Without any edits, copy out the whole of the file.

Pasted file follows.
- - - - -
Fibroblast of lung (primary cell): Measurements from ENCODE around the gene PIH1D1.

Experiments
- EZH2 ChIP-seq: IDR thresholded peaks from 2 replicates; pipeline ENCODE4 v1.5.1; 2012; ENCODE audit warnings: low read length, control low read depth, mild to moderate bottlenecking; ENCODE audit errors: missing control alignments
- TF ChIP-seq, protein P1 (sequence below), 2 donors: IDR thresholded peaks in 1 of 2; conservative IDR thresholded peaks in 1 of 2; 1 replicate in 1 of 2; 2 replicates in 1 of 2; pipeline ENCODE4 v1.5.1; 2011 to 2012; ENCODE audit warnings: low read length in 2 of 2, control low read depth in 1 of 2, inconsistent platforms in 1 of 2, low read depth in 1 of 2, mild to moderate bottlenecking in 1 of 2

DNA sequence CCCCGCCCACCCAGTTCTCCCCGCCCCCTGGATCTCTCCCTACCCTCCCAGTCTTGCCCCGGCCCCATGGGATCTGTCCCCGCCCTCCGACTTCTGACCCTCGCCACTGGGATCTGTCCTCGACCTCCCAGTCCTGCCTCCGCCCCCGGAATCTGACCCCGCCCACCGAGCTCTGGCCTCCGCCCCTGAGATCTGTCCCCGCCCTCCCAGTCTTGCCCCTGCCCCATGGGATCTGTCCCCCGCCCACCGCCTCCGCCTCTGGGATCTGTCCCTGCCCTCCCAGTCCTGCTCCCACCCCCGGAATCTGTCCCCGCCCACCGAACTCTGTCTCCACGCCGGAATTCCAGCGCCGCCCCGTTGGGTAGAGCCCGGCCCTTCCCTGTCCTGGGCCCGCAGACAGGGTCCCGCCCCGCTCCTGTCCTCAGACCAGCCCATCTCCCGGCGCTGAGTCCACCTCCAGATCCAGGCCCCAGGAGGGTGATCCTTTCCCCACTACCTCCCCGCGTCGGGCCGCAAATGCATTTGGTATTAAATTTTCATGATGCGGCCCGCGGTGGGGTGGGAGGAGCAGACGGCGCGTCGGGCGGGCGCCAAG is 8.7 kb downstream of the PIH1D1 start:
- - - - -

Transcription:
Fibroblast of lung (primary cell): Measurements from ENCODE around the gene PIH1D1.

Experiments
- EZH2 ChIP-seq: IDR thresholded peaks from 2 replicates; pipeline ENCODE4 v1.5.1; 2012; ENCODE audit warnings: low read length, control low read depth, mild to moderate bottlenecking; ENCODE audit errors: missing control alignments
- TF ChIP-seq, protein P1 (sequence below), 2 donors: IDR thresholded peaks in 1 of 2; conservative IDR thresholded peaks in 1 of 2; 1 replicate in 1 of 2; 2 replicates in 1 of 2; pipeline ENCODE4 v1.5.1; 2011 to 2012; ENCODE audit warnings: low read length in 2 of 2, control low read depth in 1 of 2, inconsistent platforms in 1 of 2, low read depth in 1 of 2, mild to moderate bottlenecking in 1 of 2

DNA sequence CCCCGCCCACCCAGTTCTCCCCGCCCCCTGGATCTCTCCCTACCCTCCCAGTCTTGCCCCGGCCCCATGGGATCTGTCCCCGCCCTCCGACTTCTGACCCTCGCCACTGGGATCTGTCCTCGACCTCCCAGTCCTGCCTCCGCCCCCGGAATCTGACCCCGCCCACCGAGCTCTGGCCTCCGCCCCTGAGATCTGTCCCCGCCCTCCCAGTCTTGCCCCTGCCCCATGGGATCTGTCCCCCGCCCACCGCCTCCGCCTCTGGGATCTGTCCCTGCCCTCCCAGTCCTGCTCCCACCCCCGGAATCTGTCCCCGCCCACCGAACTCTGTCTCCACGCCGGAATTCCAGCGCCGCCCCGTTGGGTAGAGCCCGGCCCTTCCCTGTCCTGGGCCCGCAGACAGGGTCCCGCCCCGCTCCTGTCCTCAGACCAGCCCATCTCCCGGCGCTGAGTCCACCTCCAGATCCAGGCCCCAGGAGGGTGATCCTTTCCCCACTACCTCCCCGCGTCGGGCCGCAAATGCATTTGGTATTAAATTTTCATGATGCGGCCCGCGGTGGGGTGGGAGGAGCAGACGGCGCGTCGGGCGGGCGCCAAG is 8.7 kb downstream of the PIH1D1 start: